Although colors are normally specified in in terms of their Red, Green and Blue components this is not always the case. The only reason RGB Color Space is so common is because computer monitors implement colors using red, green and blue phosphors. There are other Color Spaces such as CMYK Color Space - which represents colors as amounts of Cyan, Magenta, Yellow and Black inks.


What are Color Profiles?    

Converting between color spaces is a complicated business. Suppose you want to convert your image into a CMYK one. Depending on the type of printer, the type of ink and the type of paper you are using you may require different amounts of Cyan, Magenta, Yellow and Black inks to match the colors in your image.

What is needed is a standard approach to this kind of problem. Eight major players in the industry founded the International Color Consortium (ICC) to do just that. The ICC defines a standard file format for describing the color profiles of monitors, scanners, cameras, printers - in fact almost any device. Each profile describes how the device represents color in a way that is independent of that device.

So when you take a picture with a digital camera and print it on a color printer, the image is transformed from the color space described in the camera color profile to the color space described in the printer color profile. This process aims to ensure that the colors in the original scene match those on the paper as closely as possible.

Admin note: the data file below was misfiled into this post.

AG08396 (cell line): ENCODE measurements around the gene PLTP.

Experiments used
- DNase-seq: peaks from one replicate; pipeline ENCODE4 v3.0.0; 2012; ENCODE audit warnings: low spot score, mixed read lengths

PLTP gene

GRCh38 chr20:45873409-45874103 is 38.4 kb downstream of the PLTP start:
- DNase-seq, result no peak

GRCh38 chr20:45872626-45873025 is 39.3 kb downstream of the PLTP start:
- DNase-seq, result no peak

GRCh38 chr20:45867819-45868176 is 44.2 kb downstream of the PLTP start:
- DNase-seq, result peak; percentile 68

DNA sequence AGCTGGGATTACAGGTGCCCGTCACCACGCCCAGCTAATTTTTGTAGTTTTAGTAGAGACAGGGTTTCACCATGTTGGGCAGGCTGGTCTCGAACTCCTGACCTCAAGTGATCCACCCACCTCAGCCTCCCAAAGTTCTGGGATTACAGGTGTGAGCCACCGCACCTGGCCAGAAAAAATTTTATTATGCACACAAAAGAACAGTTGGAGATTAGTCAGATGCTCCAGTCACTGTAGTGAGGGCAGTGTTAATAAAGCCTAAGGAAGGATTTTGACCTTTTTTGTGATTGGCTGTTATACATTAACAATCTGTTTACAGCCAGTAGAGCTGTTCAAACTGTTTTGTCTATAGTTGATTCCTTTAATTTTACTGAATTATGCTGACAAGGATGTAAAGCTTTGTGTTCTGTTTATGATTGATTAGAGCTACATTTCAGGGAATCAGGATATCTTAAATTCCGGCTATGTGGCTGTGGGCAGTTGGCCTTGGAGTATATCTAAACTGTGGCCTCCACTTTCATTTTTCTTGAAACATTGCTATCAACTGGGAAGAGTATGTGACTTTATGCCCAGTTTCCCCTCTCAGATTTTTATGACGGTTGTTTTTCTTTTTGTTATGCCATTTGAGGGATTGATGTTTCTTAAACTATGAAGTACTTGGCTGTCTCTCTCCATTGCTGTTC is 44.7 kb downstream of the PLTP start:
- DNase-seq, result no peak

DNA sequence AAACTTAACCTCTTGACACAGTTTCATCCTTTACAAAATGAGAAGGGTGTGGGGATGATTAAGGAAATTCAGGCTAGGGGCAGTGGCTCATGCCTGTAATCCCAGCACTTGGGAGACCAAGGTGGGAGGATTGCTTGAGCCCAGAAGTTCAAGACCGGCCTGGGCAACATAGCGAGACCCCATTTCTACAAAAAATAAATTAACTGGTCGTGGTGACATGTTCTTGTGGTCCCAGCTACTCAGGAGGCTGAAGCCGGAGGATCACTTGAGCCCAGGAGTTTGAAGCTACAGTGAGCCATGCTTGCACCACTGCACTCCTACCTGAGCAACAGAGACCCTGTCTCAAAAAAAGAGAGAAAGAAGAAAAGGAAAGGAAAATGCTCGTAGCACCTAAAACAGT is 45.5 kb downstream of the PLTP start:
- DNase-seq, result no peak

You can find out more about the International Color Consortium at


Locations for Color Profiles    

Color profiles are held in a number of places. Most images that are not in the RGB Color Space contain embedded profiles. The two most common types of non-RGB images are CMYK JPEG images and CMYK TIFF images. Both of these image formats will normally, though not always, contain a profile.

Additionally a number of color profiles are held as standalone ICM files within Windows. You will normally find that you have a number of ICM files containing some standard profiles plus some profiles specific to printers, monitors and other devices that you use.

On Windows 2000 color profiles are generally held in:


On Windows NT 4.0 color profiles are generally held in:



How ImageGlue uses Color Profiles    

When ImageGlue needs to draw an image that is not in RGB color space it attempts to convert it using ICC profiles.

For the source color profile it first looks in the image itself for an embedded profile. If one is not available it looks through the system color profiles for something similar.

For the destination color space it looks through the system color profiles for the sRGB color space - sRGB is a lightweight but well defined RGB Color Space for the Internet. If it cannot find the sRGB profile it uses any RGB color profile it can find.


Security and Color Profiles    

On many systems the IIS user (IUSR) does not have permission to read from the color profiles directory. If this is the case ImageGlue will not be able to read the appropriate ICM files and will have to rely on heuristic methods for color conversion.

So if some of your images appear strangely colored check the Application Event Log to see if ImageGlue has logged any error messages that point at an ICM permissions problems. If this is the case you can either alter the permissions on the appropriate directories or you can use IGSettings to tell ImageGlue to look in a different directory.